We spent a lovely day looking around, enjoying and reading about beautiful things. I think this was just the medicine I needed before getting my procedure done. I needed to look at beautiful and historic things. It was a way for me to travel from the place I was, even just for a few minutes, and distract myself. I am a very artistic person. I spend a lot of my time expressing myself through my voice and theater hobbies, I assistant direct a stage show every summer for a local convention, (Shameless plug go and check out and help edit and make creative choices for the same. When I’m not doing any of those things I perform with a local radio play company founded by my husband, called the Tales of Mild Interest Radio Theater. (Another shameless plug you can find us on FB @ Tales of Mild Interest OR on Instagram at TMIRadioPlays, we also can be found on Spotify as we were recently featured on there as part of the Atlanta Audio Fringe Festival) Art is what keeps me sane, its what keeps me moving and functional from day to day as it gives me an outlet for my feelings. Being without it for so long has been really difficult as there are many moments that I feel not only disconnected from those forms of expression, but also the many friends and huge support systems I have cultivated through said hobbies. It was so hard for me to have to talk to my various performance groups and let them know I was taking the summer off, that I would be very far away and out of touch, and unable to perform and also unable to just…. be WITH them for a very long time. As much as I knew and still believe that I was doing the right thing for my family and my baby, its hard to just pack up and leave your many friends, and especially for my convention schedule, it would mark the first time in 13 years that I wouldn’t be spending my summer with that group of people to create something amazing. That was tough to swallow. But I know they will welcome me back with open arms when I am able to return.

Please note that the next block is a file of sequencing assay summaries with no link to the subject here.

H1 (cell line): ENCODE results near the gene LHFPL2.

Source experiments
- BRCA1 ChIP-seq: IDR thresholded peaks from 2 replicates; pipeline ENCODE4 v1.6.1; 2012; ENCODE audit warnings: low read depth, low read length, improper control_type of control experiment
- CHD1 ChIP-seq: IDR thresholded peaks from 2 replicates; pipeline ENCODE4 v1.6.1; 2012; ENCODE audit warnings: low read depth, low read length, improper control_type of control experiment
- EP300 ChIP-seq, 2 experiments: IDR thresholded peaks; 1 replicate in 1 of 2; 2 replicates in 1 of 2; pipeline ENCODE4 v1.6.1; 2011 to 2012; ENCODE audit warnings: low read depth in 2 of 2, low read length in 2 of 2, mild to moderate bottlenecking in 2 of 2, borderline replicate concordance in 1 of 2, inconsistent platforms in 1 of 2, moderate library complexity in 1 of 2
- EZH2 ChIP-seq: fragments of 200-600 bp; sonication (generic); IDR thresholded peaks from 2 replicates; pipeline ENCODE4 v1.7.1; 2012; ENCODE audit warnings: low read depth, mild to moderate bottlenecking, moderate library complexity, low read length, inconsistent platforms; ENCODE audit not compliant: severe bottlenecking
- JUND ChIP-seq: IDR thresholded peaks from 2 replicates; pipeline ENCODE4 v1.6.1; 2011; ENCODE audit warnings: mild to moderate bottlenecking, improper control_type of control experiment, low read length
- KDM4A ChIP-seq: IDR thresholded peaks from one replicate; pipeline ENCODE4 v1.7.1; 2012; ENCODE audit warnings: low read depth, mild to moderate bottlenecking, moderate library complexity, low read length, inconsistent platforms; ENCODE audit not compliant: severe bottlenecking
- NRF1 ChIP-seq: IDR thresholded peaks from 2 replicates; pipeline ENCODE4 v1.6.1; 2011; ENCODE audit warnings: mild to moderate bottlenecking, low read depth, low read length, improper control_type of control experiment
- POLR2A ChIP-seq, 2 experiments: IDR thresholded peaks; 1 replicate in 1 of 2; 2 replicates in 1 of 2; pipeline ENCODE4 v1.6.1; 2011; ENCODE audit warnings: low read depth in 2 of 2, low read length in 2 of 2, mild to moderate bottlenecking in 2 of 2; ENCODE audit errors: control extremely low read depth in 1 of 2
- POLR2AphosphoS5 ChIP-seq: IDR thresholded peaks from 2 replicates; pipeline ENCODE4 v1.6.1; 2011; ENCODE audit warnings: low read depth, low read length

Luckily I can say that this outing was a good day. I hadn’t had many of those since…well since exactly March 27th during my anatomy scan in Tampa. Truly good days had been hard to come by, and I was grateful for this one. We looked all around the HUGE museum, my husband visited the statue of Rocky they have outside (yes just like in the movie, you can visit him on the front steps) We had a nice meal, and the weather was gorgeous, and I was surrounded by people who loved me, loved my baby, and wished us nothing but hope and good fortune.

Some pics and relevant links below. 🙂

Image result for Philly Museum of Art
Stock photo of Front of Museum (mine came out blurry)

If you feel like supporting/following any of the Art that is close to MY heart. Please see below. Thank you!

METROCON- Florida’s Best Anime and Video Games Convention– Check out our entertainment under the EVENTS tab-

or the METROCON Facebook Group-

Tales of Mild Interest- Radio Theater


Instagram- TMIRadioPlays


The Keystone State

“If I have a monument in this world it is my son.”

Maya Angelou

We last left off with my approval of the fetal surgery and a date set. So that was both awesome but scary. We had checked out of our hotel already, and weren’t really sure what the next week and a half would entail. My parents had been staying with a long time family friend Jim, and his wife Chris, in a suburban area called Royersford. They had offered us a place to stay, but I couldn’t help but feel that we would be a huge imposition, and I didn’t want to burden other people. I already felt like I was taking up so much of other people’s space and energy, but at the same time, could not afford to pay hotel costs for the next ten days, if I wanted to keep my house and pay my mortgage.